Everyone talks about Windows network when it comes to enterprise network but have you thought about creative organisation who prefers and uses Apple Macs. Most of the enterprise class portable device is from Apple and managing requires either expensive hardware or plain simply using Apple's own network management tools.
Apple Mac's operating system is built upon solid Unix backbone which undoubtedly the most secured platform. I don't have to say anything about Unix as it has been the choice of OS for all the organisations who requires tight security. Apple's server platform showcases the same level of security.
Apple Mac Server is an amazingly versatile and scalable solution which can serve a small work-group or can serve a large network. It can act as part of an integrated network of thousands of users as well. Unsurprisingly, the process of getting it up and running can involve vastly different software and hardware configurations. Apple has made it simple and affordable when it comes to choice of server hardware based on the number of users and services being offered. From the little Mac mini to the beefy Mac Pro - it all depends on the plan of deployment.
In the latest version of Mountain Lion Server - it offers several possibilities of installation, depending on your use. Since it's built on Unix - LAN performance is quite robust even with a very simple set-up and with 25 users accessing it. By "simple" I meant - a Mac Mini server, 2 Gigabit non-branded switch (no VLAN) and a VDSL Internet connection - no user had any complain!
In reality Mac servers can run services which any Windows or Linux servers can run and on top of it can manage iPads, iPhones and practically any Apple's "i" products. If you were scared of whether you can use Macs on your enterprise desktop - then don't be. They are very capable to support your every desktop need or more in your work and play space.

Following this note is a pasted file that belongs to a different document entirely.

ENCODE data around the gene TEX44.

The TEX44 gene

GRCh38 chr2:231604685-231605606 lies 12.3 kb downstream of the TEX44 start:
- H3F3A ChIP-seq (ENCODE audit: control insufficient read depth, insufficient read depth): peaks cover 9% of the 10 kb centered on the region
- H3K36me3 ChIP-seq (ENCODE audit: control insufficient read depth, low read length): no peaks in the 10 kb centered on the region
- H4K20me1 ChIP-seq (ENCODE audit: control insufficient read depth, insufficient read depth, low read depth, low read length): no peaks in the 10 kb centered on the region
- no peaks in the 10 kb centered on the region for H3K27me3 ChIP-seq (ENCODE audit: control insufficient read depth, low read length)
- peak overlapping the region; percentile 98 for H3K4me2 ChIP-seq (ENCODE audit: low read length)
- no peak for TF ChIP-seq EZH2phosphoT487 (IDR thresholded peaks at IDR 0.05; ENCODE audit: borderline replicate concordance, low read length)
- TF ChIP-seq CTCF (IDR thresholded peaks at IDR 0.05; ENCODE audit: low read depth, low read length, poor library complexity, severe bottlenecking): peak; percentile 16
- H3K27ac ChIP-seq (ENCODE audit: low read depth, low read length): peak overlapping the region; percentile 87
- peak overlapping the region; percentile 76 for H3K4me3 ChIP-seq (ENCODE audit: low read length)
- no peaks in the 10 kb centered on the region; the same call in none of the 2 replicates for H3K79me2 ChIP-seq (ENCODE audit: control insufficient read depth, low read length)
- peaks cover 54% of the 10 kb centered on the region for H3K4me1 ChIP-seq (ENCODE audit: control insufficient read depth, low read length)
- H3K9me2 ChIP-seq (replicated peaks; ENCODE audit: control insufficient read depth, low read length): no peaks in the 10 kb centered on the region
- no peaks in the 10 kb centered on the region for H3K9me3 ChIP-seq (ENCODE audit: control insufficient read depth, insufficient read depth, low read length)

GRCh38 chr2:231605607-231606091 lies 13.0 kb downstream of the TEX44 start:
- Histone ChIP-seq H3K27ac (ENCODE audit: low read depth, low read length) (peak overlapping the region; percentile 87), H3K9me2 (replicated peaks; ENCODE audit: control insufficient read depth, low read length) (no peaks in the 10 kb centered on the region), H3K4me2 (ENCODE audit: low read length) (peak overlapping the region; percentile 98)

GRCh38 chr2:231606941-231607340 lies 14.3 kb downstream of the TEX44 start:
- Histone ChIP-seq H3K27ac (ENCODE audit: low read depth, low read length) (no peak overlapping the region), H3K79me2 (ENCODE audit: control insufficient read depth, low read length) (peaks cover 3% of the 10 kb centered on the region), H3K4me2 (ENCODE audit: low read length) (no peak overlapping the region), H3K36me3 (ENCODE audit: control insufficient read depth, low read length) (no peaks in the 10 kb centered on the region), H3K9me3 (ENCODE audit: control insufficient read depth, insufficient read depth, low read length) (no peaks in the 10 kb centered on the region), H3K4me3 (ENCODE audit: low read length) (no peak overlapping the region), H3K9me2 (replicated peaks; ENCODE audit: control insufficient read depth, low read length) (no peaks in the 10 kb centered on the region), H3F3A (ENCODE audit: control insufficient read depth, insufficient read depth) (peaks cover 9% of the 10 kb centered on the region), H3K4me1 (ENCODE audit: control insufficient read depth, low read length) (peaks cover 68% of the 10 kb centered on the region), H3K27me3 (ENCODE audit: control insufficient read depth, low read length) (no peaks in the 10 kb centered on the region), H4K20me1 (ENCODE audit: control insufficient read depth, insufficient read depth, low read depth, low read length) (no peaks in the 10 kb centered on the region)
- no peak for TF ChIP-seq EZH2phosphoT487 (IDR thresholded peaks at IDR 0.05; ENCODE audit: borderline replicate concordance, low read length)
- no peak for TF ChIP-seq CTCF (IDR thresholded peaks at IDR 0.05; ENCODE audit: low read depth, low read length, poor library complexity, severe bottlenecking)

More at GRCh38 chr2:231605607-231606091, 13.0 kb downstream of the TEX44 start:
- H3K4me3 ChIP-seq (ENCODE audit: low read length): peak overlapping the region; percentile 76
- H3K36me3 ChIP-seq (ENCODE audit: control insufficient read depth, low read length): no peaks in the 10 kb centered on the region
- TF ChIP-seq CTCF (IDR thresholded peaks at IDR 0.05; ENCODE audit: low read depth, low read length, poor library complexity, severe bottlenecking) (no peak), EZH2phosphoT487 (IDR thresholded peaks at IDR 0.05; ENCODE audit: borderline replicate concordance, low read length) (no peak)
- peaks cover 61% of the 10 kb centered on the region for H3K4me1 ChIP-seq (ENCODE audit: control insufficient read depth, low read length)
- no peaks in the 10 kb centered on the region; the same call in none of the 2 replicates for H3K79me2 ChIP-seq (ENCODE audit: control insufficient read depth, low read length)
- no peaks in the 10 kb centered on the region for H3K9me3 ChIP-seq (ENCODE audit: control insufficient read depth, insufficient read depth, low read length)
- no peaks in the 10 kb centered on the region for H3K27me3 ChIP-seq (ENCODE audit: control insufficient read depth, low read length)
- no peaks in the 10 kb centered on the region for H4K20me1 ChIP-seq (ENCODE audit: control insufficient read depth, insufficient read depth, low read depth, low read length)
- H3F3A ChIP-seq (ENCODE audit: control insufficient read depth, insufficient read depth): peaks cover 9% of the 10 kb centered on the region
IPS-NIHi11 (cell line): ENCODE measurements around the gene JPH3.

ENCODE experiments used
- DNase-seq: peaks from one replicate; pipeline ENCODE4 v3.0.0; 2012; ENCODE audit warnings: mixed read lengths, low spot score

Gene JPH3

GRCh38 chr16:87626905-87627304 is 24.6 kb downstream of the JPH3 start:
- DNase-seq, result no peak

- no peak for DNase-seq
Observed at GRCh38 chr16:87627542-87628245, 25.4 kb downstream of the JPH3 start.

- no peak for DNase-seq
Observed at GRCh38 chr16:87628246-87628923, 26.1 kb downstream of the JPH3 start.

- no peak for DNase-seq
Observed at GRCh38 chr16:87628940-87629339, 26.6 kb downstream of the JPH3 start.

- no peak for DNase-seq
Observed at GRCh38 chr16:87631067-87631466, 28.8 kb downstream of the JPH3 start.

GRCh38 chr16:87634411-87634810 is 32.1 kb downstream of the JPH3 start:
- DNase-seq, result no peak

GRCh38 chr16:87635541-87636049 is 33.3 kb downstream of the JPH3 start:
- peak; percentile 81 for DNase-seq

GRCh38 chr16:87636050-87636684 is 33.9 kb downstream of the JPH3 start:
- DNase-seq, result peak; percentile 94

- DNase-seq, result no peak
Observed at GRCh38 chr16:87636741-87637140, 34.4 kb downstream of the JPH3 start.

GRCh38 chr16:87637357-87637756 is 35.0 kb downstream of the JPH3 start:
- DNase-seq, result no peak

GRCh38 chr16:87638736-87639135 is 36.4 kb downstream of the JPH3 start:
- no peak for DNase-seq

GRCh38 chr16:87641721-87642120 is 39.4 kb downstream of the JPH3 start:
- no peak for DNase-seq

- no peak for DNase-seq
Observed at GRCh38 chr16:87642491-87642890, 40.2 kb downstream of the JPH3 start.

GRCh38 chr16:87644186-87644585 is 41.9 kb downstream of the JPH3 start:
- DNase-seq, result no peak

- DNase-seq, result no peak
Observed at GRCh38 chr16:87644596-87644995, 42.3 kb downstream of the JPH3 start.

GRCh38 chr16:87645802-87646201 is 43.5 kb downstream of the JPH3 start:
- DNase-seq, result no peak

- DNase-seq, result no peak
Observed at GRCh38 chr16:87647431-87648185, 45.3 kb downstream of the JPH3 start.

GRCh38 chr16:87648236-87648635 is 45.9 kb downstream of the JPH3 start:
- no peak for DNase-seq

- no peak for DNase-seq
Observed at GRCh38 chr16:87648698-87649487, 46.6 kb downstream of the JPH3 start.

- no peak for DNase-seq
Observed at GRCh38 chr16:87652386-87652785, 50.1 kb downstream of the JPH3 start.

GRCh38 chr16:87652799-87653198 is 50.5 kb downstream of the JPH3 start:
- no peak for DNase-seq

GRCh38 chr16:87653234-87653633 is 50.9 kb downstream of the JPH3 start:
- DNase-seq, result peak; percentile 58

H-Squared recently debuted its Mini-rack for mounting up to 18 Mac minis in a standard rack enclosure. The Washington-based company has not yet announced a price for the rack, but will provide further details in February when it opens up for pre-orders.
For virtualisation in a setup like the one shown above, there's really only one choice: Parallels Server for Mac 4.0 the only hypervisor-based virtualisation software compatible with Snow Leopard Server. Parallels, one of Apple's consistently strong software partners, also offers a "bare metal" edition of Parallels Server for Mac for installation directly on bare Apple hardware.
The requirements for the virtualisation platform aren't steep, either; it can be installed on any Intel-based Mac with VT-x support and a 1.5 GHz processor or higher. 4GB of RAM is recommended, but only 2GB is required, and 30 GB of disk space for each virtual machine is needed. Apple's default Mac Mini with Snow Leopard Server configuration is more than adequate to run a couple of 64-bit virtual machines. It has a 2.66 GHz Core 2 Duo processor, 4GB of RAM with support for up to 8GB, and two 500GB 7200RPM HDDs are built in.